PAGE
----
1495DeLay to Spend Primary Night With Lobbyists
- Mar 6, 2006http://www.nctimes.com/articles/2006/03/07/news/politics/16_21_363_6_06.txt
DeLay to Spend Primary Night With Lobbyists
Embattled Texas Lawmaker Faces Rare Election Challenge
By SUZANNE GAMBOA, AP
WASHINGTON (March 7) - Rep. Tom DeLay, whose association with lobbyist
Jack Abramoff has left him politically vulnerable, is spending Texas'
primary night Tuesday at a fundraiser hosted by two Washington lobbyists.
DeLay faces three opponents in the Republican primary. For the first
time in the 22 years he's held office, he is up against a serious
challenge after being forced out of his job as House majority leader
amid corruption and campaign finance scandals.
The fundraiser is being held by lobbyists Bill Paxon and Susan
Molinari, both former members of Congress from New York. The event
will raise money for DeLay's re-election campaign.
DeLay spokeswoman Shannon Flaherty said DeLay would be in Washington
for votes and has other events on his schedule including the
fundraiser. She said he was unavailable for an interview.
Paxon said if DeLay were to go to Texas for the primary, he would be
criticized for leaving Washington while Congress was in session. The
House is scheduled Tuesday evening to give final approval to the
Paxon, now a lobbyist with Akin Gump Strauss Hauer & Feld LLP, and his
wife, Molinari, are friends of DeLay. Molinari is chairwoman and CEO
of The Washington Group, a Ketchum company.
DeLay's toughest primary challenger, attorney Tom Campbell, criticized
the congressman's election night plans.
"I think it's amazingly ironic and callous he would be spending
election night with a group of lobbyists," Campbell said. "I don't
think he understands how unhappy constituents are with what appears to
be a trade of principle for power."
DeLay has been the muscle behind the K Street Project in Washington,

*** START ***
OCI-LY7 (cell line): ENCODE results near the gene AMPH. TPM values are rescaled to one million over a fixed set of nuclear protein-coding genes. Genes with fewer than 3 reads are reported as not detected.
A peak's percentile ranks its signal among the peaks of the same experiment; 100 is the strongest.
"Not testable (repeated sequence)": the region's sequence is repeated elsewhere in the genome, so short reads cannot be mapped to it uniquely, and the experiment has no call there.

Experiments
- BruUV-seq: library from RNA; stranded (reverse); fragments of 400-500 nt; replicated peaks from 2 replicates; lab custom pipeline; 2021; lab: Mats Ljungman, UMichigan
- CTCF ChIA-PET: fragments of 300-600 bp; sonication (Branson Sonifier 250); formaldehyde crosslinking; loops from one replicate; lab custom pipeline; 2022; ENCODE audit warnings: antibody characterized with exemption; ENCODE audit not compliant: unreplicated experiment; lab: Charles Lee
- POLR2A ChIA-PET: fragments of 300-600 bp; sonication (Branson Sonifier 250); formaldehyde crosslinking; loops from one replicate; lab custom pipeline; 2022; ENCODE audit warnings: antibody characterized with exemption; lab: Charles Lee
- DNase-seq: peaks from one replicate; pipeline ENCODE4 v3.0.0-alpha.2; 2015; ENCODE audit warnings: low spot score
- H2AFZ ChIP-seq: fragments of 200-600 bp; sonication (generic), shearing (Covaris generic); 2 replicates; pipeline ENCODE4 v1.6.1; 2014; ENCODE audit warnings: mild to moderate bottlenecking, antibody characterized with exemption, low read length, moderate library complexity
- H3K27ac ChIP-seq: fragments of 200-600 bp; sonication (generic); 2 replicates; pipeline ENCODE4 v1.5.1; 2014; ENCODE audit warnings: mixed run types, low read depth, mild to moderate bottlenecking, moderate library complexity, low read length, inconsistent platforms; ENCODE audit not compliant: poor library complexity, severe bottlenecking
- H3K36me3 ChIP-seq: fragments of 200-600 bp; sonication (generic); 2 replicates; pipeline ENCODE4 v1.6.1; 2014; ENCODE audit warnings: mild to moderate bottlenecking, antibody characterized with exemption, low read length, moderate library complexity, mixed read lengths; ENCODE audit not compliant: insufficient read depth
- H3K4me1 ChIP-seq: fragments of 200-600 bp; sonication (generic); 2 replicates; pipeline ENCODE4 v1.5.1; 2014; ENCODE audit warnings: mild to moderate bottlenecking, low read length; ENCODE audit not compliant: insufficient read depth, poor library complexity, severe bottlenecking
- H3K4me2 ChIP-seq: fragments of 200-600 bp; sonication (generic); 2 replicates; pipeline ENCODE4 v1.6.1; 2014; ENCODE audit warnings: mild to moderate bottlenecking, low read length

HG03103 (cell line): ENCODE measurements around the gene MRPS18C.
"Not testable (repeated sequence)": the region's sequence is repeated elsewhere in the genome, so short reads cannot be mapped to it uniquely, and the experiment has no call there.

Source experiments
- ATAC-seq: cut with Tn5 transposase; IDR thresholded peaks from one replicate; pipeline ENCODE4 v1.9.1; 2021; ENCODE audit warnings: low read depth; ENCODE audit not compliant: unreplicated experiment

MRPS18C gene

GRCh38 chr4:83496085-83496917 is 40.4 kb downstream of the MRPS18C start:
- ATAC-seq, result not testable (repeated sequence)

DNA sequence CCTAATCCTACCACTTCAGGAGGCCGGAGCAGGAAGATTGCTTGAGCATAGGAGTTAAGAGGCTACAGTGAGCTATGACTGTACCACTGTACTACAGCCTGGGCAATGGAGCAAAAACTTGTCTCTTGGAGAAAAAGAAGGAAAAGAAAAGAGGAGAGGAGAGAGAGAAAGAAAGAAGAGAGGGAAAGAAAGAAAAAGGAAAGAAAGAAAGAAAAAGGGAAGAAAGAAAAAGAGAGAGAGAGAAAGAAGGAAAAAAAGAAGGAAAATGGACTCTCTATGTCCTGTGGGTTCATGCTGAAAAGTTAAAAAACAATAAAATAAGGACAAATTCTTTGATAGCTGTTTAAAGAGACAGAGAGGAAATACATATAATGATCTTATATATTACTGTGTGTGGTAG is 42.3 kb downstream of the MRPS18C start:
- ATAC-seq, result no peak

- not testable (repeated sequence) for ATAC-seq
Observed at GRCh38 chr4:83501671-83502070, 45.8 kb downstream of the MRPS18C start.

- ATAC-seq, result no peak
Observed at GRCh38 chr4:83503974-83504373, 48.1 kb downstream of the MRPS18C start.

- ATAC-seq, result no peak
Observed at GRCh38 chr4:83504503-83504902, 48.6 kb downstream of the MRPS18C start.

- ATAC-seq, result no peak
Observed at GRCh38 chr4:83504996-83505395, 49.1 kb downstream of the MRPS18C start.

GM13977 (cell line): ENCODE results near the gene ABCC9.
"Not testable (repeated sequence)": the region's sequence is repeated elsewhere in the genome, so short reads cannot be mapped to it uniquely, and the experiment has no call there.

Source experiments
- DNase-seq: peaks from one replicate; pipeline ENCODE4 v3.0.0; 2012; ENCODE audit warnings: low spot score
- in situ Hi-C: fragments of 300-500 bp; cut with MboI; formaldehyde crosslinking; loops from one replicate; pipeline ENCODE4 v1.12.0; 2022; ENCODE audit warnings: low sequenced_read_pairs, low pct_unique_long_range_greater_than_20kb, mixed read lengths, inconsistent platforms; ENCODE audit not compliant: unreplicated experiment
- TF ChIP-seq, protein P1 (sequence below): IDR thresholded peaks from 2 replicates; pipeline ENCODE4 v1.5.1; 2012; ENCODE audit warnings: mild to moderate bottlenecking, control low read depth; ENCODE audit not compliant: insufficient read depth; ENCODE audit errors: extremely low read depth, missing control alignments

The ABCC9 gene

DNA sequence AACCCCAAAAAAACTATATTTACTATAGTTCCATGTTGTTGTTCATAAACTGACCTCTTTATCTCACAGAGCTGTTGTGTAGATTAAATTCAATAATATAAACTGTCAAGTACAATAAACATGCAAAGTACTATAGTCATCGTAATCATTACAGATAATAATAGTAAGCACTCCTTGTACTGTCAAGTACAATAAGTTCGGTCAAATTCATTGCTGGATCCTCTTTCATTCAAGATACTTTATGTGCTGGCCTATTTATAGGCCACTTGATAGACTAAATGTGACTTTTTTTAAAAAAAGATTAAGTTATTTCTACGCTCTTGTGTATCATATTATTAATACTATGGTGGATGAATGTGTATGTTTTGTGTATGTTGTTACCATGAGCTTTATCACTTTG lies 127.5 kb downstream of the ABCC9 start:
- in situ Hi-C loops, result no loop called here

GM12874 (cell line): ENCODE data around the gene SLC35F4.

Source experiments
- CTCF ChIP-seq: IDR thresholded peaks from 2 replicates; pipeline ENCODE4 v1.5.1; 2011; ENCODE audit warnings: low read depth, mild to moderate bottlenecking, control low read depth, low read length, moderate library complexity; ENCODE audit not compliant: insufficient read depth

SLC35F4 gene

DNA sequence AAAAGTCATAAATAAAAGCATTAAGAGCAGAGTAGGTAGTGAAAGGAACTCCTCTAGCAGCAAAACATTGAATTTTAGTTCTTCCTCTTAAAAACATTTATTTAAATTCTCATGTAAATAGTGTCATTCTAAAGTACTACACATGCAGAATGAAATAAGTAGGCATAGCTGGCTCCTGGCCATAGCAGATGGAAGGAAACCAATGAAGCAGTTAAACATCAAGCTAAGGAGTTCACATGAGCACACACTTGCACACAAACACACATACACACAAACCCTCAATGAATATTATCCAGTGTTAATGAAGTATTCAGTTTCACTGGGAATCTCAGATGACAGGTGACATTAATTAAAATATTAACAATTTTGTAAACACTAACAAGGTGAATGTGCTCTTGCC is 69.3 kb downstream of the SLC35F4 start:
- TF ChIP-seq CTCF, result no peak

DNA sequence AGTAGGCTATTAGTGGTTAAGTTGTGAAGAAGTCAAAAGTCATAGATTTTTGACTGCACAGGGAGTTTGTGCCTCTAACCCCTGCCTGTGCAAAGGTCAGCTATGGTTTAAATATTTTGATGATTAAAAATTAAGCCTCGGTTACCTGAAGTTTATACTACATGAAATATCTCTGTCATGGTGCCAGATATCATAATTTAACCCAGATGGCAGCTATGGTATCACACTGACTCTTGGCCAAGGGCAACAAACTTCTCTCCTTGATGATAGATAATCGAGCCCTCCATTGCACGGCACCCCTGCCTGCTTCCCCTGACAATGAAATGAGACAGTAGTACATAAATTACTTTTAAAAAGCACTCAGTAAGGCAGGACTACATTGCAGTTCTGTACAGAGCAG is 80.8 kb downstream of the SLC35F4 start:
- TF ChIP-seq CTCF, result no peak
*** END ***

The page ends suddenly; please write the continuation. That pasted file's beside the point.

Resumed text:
in which lobbying firms were pressured to hire Republicans and
contribute to Republicans. He was rebuked by the House ethics
committee in 1998 for lashing out at one industry group for hiring a
The ethics panel also rebuked DeLay in 2004 for mingling at a golf
outing with executives from a Kansas utility that was trying at the
time to get a favorable provision added to an energy bill. The
committee said then that DeLay created an appearance of favoritism by
meeting with the executives just days after they contributed to a
Texas fundraising committee he started.
DeLay is awaiting trial in Texas on money laundering charges stemming
from an investigation of corporate contributions to that committee.
Questions also have been raised about DeLay's relationship with
Abramoff, who pleaded guilty in January in a federal political
corruption investigation. DeLay traveled with Abramoff and other
lobbyists to Scotland in 2000. He also used the lobbyist's skybox for
a donor appreciation event and has accepted contributions from
Abramoff and his clients.
DeLay has repeatedly denied wrongdoing and has labeled the Texas
investigation a political witch hunt.
DeLay has been behind in the fundraising race against the Democrat he
would oppose if he wins Tuesday.
In reports filed with the Federal Election Commission late last month,
DeLay had raised about $153,000 between Jan. 1 and Feb. 15, compared
with $248,000 for Nick Lampson, a former congressman. DeLay had about
$1.3 million cash on hand as of Feb. 15, while Lampson had $1.4
million. Since then, he has raised another $172,000 for his campaign.
Republican Campbell has reported raising about $79,000 between Jan. 1
and Feb. 15, with $17,200 cash on hand. Since then he has reported
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